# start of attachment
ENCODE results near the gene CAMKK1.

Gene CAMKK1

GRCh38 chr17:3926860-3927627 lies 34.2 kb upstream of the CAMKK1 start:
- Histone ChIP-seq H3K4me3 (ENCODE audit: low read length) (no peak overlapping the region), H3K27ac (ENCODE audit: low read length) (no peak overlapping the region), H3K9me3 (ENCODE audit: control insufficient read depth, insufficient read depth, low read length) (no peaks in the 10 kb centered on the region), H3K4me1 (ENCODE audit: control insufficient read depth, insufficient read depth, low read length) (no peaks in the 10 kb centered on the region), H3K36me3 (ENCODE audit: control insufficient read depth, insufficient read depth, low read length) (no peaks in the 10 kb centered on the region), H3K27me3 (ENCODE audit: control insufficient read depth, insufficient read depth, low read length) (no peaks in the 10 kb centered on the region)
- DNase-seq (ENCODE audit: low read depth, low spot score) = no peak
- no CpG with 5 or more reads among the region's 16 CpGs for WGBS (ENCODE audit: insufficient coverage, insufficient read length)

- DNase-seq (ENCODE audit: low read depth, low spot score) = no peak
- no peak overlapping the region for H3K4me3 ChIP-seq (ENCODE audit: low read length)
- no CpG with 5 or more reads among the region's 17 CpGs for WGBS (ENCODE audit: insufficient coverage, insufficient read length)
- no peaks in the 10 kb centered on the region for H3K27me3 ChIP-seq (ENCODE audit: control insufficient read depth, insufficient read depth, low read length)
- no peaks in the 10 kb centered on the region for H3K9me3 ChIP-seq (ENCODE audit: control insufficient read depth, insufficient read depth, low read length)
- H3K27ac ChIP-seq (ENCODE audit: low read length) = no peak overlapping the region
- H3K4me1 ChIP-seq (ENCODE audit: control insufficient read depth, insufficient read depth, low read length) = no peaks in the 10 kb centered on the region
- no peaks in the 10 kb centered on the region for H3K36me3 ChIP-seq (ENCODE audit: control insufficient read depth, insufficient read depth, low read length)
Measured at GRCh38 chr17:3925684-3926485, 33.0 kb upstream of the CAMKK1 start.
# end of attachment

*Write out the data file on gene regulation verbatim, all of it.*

ENCODE results near the gene CAMKK1.

Gene CAMKK1

GRCh38 chr17:3926860-3927627 lies 34.2 kb upstream of the CAMKK1 start:
- Histone ChIP-seq H3K4me3 (ENCODE audit: low read length) (no peak overlapping the region), H3K27ac (ENCODE audit: low read length) (no peak overlapping the region), H3K9me3 (ENCODE audit: control insufficient read depth, insufficient read depth, low read length) (no peaks in the 10 kb centered on the region), H3K4me1 (ENCODE audit: control insufficient read depth, insufficient read depth, low read length) (no peaks in the 10 kb centered on the region), H3K36me3 (ENCODE audit: control insufficient read depth, insufficient read depth, low read length) (no peaks in the 10 kb centered on the region), H3K27me3 (ENCODE audit: control insufficient read depth, insufficient read depth, low read length) (no peaks in the 10 kb centered on the region)
- DNase-seq (ENCODE audit: low read depth, low spot score) = no peak
- no CpG with 5 or more reads among the region's 16 CpGs for WGBS (ENCODE audit: insufficient coverage, insufficient read length)

- DNase-seq (ENCODE audit: low read depth, low spot score) = no peak
- no peak overlapping the region for H3K4me3 ChIP-seq (ENCODE audit: low read length)
- no CpG with 5 or more reads among the region's 17 CpGs for WGBS (ENCODE audit: insufficient coverage, insufficient read length)
- no peaks in the 10 kb centered on the region for H3K27me3 ChIP-seq (ENCODE audit: control insufficient read depth, insufficient read depth, low read length)
- no peaks in the 10 kb centered on the region for H3K9me3 ChIP-seq (ENCODE audit: control insufficient read depth, insufficient read depth, low read length)
- H3K27ac ChIP-seq (ENCODE audit: low read length) = no peak overlapping the region
- H3K4me1 ChIP-seq (ENCODE audit: control insufficient read depth, insufficient read depth, low read length) = no peaks in the 10 kb centered on the region
- no peaks in the 10 kb centered on the region for H3K36me3 ChIP-seq (ENCODE audit: control insufficient read depth, insufficient read depth, low read length)
Measured at GRCh38 chr17:3925684-3926485, 33.0 kb upstream of the CAMKK1 start.